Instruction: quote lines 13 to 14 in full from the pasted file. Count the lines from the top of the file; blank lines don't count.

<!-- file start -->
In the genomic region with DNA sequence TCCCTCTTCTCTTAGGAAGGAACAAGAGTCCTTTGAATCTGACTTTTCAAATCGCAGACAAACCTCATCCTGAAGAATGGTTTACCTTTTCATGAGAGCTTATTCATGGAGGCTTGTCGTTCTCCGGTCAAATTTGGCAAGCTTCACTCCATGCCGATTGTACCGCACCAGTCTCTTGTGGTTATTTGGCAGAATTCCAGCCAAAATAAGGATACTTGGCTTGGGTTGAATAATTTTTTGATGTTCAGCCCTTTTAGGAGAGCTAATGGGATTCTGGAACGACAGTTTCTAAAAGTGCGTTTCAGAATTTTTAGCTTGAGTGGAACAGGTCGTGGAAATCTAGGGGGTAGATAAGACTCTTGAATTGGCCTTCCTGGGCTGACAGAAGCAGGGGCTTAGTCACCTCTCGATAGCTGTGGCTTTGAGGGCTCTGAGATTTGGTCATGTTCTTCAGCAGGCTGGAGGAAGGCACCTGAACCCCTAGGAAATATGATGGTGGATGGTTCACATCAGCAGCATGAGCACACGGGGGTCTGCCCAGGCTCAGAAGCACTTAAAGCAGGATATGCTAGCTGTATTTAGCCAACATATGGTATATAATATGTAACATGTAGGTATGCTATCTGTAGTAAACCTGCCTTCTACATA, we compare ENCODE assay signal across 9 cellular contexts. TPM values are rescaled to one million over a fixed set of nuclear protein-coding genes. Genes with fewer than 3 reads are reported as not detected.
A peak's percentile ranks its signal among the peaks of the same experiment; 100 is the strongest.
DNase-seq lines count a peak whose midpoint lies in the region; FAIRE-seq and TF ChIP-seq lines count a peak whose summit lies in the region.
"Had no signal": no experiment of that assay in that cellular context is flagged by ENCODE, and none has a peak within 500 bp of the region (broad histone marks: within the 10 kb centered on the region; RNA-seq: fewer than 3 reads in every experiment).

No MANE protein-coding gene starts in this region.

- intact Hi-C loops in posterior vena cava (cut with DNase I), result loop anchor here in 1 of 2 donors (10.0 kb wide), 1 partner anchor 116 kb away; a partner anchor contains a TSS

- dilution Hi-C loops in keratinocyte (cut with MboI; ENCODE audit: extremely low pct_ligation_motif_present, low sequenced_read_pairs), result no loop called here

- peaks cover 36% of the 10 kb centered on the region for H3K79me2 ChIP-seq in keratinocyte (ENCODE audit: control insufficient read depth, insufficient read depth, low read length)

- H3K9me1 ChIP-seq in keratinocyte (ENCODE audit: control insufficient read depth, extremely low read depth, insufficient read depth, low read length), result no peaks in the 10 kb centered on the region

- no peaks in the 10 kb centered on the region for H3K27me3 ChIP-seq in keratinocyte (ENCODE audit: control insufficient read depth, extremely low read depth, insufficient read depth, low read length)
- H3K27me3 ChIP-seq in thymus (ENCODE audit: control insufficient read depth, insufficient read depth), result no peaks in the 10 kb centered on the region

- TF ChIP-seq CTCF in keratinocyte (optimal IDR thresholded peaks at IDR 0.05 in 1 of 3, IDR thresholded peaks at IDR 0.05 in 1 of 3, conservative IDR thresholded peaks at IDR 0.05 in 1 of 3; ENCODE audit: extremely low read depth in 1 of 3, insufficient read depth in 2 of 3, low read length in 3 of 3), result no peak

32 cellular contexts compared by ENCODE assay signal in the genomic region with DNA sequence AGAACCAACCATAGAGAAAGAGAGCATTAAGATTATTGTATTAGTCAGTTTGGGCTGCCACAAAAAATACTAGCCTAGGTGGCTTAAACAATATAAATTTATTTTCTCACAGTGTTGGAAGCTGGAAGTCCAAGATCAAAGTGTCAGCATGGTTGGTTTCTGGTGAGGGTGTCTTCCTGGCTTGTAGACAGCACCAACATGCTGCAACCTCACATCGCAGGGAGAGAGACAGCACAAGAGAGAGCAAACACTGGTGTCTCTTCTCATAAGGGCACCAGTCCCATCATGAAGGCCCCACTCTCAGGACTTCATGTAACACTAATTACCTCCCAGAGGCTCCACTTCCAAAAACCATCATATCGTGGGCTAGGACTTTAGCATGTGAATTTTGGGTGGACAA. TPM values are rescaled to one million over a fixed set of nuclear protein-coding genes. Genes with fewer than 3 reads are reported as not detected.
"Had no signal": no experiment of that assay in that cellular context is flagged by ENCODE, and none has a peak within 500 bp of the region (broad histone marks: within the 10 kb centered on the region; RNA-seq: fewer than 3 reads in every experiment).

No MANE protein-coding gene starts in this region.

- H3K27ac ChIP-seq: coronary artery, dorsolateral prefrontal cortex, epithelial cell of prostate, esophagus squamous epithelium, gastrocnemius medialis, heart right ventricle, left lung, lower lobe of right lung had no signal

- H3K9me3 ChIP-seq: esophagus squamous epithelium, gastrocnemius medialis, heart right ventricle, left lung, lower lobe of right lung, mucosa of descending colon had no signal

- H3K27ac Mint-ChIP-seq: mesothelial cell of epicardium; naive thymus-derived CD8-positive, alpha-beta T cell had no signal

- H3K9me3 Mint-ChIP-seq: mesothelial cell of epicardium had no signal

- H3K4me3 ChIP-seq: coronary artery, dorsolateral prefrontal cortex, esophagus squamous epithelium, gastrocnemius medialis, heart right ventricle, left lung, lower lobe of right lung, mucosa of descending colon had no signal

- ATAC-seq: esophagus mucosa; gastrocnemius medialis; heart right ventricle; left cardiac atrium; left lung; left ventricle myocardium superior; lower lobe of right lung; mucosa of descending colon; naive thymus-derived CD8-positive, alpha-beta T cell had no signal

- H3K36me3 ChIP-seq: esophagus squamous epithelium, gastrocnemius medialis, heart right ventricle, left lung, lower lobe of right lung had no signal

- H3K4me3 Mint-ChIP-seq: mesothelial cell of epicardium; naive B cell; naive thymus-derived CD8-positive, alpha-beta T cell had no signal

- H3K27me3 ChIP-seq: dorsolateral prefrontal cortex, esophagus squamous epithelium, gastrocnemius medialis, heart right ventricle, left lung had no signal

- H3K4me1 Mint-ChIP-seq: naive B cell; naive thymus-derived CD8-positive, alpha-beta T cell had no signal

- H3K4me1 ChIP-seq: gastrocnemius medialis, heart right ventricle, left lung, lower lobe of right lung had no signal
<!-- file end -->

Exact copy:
32 cellular contexts compared by ENCODE assay signal in the genomic region with DNA sequence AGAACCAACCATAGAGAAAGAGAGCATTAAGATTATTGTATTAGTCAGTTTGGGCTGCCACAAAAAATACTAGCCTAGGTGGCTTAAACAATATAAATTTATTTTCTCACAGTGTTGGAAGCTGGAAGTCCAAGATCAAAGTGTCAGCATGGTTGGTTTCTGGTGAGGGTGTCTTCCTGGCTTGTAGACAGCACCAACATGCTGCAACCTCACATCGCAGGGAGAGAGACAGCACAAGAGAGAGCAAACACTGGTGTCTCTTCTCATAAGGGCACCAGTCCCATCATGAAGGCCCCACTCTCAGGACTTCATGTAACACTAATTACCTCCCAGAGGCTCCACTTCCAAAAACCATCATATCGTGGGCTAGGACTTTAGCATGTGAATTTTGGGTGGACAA. TPM values are rescaled to one million over a fixed set of nuclear protein-coding genes. Genes with fewer than 3 reads are reported as not detected.
"Had no signal": no experiment of that assay in that cellular context is flagged by ENCODE, and none has a peak within 500 bp of the region (broad histone marks: within the 10 kb centered on the region; RNA-seq: fewer than 3 reads in every experiment).